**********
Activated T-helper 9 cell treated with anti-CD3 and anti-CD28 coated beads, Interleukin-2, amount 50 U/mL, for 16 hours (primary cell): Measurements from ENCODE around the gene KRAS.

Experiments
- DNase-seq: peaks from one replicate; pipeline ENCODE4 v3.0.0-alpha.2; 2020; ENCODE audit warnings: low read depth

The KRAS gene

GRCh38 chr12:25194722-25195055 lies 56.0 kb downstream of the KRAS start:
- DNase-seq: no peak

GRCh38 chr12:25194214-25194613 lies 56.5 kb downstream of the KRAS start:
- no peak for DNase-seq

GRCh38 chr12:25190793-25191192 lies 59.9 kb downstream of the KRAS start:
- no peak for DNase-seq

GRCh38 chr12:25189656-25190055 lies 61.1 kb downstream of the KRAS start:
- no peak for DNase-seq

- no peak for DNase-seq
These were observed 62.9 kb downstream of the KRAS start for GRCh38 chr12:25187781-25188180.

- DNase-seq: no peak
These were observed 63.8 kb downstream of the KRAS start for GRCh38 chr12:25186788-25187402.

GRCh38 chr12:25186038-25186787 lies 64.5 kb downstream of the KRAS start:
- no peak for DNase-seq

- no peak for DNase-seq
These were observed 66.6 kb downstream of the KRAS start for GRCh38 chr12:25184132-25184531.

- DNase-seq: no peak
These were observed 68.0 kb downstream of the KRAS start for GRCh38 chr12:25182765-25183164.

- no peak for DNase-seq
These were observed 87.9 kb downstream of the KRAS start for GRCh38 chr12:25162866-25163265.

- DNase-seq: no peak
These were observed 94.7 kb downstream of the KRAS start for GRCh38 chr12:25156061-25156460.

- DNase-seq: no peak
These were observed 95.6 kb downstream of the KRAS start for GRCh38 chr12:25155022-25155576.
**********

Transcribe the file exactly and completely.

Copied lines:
Activated T-helper 9 cell treated with anti-CD3 and anti-CD28 coated beads, Interleukin-2, amount 50 U/mL, for 16 hours (primary cell): Measurements from ENCODE around the gene KRAS.

Experiments
- DNase-seq: peaks from one replicate; pipeline ENCODE4 v3.0.0-alpha.2; 2020; ENCODE audit warnings: low read depth

The KRAS gene

GRCh38 chr12:25194722-25195055 lies 56.0 kb downstream of the KRAS start:
- DNase-seq: no peak

GRCh38 chr12:25194214-25194613 lies 56.5 kb downstream of the KRAS start:
- no peak for DNase-seq

GRCh38 chr12:25190793-25191192 lies 59.9 kb downstream of the KRAS start:
- no peak for DNase-seq

GRCh38 chr12:25189656-25190055 lies 61.1 kb downstream of the KRAS start:
- no peak for DNase-seq

- no peak for DNase-seq
These were observed 62.9 kb downstream of the KRAS start for GRCh38 chr12:25187781-25188180.

- DNase-seq: no peak
These were observed 63.8 kb downstream of the KRAS start for GRCh38 chr12:25186788-25187402.

GRCh38 chr12:25186038-25186787 lies 64.5 kb downstream of the KRAS start:
- no peak for DNase-seq

- no peak for DNase-seq
These were observed 66.6 kb downstream of the KRAS start for GRCh38 chr12:25184132-25184531.

- DNase-seq: no peak
These were observed 68.0 kb downstream of the KRAS start for GRCh38 chr12:25182765-25183164.

- no peak for DNase-seq
These were observed 87.9 kb downstream of the KRAS start for GRCh38 chr12:25162866-25163265.

- DNase-seq: no peak
These were observed 94.7 kb downstream of the KRAS start for GRCh38 chr12:25156061-25156460.

- DNase-seq: no peak
These were observed 95.6 kb downstream of the KRAS start for GRCh38 chr12:25155022-25155576.